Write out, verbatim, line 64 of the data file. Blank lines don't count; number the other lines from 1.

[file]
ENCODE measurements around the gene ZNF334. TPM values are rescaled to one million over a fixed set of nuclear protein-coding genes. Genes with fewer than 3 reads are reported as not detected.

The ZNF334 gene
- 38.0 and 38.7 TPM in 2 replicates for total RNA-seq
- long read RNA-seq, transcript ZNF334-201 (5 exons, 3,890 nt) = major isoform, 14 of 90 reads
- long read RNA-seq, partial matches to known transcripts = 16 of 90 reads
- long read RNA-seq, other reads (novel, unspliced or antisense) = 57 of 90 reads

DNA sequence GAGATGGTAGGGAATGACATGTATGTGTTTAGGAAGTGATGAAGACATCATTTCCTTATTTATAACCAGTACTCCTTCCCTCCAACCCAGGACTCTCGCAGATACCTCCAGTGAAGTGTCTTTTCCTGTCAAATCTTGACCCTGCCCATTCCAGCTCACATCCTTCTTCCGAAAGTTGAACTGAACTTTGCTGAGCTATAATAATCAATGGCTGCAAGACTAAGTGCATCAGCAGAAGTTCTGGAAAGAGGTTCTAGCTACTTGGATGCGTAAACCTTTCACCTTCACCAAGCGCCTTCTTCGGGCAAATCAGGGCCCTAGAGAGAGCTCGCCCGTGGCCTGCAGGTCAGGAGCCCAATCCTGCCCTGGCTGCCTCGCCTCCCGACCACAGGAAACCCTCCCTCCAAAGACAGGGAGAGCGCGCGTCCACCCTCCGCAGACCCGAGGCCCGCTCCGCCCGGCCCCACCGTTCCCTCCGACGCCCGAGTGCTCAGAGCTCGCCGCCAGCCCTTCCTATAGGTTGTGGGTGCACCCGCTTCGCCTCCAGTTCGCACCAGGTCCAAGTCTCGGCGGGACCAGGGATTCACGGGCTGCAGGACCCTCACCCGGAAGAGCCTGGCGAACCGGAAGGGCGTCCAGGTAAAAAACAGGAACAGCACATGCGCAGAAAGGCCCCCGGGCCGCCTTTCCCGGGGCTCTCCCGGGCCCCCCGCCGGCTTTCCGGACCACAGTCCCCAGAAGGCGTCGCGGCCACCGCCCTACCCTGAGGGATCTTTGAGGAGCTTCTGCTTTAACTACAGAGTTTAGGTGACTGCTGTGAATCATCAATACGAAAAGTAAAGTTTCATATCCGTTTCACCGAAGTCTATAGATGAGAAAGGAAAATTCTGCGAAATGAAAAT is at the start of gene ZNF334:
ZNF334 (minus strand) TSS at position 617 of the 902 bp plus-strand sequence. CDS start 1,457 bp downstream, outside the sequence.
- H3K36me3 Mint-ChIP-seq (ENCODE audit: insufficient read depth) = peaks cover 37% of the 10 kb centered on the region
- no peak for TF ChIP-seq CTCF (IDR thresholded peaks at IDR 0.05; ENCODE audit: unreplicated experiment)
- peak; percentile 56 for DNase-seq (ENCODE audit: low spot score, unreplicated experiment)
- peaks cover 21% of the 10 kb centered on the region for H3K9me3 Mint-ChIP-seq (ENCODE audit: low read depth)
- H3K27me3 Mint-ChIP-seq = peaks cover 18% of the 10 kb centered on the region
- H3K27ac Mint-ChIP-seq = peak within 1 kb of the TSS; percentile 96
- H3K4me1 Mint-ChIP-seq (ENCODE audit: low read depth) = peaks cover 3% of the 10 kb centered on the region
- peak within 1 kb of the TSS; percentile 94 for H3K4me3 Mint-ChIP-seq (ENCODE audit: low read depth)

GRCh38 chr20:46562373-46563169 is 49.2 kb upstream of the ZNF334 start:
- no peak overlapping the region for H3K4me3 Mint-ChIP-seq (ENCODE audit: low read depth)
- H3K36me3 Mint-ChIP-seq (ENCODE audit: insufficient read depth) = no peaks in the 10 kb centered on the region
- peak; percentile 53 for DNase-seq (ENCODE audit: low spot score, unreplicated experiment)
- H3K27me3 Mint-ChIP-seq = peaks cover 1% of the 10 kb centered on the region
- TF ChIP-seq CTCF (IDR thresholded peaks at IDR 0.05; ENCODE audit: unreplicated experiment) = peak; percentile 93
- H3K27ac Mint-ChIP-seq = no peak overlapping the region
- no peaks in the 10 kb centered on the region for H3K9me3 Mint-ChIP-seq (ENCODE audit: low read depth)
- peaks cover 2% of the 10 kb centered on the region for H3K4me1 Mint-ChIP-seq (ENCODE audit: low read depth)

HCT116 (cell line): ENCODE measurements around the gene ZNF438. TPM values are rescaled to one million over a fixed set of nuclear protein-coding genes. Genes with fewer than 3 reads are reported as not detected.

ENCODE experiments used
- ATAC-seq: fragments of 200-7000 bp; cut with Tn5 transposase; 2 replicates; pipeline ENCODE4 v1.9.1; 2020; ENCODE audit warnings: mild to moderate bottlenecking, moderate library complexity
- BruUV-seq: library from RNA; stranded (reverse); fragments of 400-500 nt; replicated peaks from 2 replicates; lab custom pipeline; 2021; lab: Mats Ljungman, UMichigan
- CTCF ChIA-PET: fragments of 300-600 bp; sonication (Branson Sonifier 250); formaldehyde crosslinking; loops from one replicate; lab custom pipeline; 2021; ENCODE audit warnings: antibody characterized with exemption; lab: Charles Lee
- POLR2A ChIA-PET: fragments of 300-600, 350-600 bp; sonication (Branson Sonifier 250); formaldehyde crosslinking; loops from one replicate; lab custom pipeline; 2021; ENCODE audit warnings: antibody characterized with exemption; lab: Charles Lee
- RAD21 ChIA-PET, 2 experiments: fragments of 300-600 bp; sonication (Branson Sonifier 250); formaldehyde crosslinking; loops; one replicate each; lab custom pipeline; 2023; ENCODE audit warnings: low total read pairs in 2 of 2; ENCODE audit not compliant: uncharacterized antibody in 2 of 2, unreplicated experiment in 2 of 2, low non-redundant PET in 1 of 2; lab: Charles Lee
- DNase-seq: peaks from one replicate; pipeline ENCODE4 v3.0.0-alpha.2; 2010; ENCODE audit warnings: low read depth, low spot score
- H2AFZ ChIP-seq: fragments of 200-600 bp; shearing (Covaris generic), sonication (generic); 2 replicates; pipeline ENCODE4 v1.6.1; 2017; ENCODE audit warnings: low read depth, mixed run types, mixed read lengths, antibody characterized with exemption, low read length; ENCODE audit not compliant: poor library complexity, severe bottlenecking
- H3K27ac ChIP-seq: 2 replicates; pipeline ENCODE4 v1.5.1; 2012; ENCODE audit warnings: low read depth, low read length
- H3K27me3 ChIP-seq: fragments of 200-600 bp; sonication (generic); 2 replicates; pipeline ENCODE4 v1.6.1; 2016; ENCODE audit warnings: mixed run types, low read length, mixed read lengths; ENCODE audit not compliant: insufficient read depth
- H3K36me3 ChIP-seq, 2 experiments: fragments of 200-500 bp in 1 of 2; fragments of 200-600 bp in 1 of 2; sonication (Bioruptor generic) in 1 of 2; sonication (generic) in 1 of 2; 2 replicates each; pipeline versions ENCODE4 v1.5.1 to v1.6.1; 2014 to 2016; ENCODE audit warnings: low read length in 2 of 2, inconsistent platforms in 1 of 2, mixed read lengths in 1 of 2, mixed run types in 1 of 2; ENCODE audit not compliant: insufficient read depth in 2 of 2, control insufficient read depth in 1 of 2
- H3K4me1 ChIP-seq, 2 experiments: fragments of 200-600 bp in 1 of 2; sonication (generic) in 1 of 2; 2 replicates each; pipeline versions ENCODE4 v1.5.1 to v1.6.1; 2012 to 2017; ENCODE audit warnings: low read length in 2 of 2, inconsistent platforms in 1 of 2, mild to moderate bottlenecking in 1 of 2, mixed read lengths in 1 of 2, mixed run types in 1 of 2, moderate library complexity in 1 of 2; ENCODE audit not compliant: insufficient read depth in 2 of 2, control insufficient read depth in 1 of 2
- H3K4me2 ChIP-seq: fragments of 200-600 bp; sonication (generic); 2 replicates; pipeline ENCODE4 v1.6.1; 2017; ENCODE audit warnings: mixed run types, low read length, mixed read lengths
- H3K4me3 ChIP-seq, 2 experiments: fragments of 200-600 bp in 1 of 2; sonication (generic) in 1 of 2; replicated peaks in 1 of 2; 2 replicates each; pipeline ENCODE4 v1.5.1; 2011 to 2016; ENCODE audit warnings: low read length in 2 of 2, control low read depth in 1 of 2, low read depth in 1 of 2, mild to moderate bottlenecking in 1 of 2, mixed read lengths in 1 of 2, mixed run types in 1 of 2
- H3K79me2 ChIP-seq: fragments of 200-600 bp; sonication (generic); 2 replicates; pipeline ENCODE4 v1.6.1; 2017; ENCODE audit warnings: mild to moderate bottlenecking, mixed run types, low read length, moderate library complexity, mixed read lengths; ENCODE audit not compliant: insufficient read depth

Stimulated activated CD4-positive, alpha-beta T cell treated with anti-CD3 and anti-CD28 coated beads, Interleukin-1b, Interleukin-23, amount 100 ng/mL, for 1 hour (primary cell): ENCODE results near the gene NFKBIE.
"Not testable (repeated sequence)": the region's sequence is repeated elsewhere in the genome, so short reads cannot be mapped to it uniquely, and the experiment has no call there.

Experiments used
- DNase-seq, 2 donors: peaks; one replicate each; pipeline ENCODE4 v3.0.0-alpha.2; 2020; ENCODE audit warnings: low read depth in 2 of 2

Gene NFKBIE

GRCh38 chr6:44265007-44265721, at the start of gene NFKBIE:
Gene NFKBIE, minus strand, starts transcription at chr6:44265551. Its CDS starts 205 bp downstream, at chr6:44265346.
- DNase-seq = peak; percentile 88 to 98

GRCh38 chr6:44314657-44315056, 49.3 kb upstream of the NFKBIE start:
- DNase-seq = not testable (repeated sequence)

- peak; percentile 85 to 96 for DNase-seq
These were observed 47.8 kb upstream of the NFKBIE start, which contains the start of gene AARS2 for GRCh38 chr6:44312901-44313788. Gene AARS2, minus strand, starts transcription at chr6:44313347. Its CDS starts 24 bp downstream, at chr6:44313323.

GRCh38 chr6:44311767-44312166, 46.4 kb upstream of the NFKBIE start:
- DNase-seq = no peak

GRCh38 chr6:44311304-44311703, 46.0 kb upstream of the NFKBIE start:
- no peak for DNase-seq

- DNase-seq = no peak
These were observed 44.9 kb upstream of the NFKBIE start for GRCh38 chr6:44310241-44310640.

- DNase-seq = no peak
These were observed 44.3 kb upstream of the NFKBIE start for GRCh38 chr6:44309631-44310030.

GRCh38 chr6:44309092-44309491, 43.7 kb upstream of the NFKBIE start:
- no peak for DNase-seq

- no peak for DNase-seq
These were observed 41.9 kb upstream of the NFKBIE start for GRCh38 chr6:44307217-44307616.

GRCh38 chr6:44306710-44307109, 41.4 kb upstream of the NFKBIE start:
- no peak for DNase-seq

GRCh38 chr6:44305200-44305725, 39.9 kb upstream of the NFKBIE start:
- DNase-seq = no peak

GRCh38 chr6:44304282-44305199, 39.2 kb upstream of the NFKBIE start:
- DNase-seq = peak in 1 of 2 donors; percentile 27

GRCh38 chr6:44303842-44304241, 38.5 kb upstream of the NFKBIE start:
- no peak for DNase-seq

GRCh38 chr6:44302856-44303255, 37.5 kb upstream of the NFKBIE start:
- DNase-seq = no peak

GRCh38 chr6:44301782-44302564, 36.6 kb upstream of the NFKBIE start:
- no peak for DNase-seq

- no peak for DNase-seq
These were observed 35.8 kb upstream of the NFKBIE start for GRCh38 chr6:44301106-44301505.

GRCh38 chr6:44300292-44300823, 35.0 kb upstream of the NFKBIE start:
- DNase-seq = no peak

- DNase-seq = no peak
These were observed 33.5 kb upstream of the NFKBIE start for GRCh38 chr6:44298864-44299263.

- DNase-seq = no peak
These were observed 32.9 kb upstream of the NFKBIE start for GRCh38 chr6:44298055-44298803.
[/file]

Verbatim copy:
- no peak for DNase-seq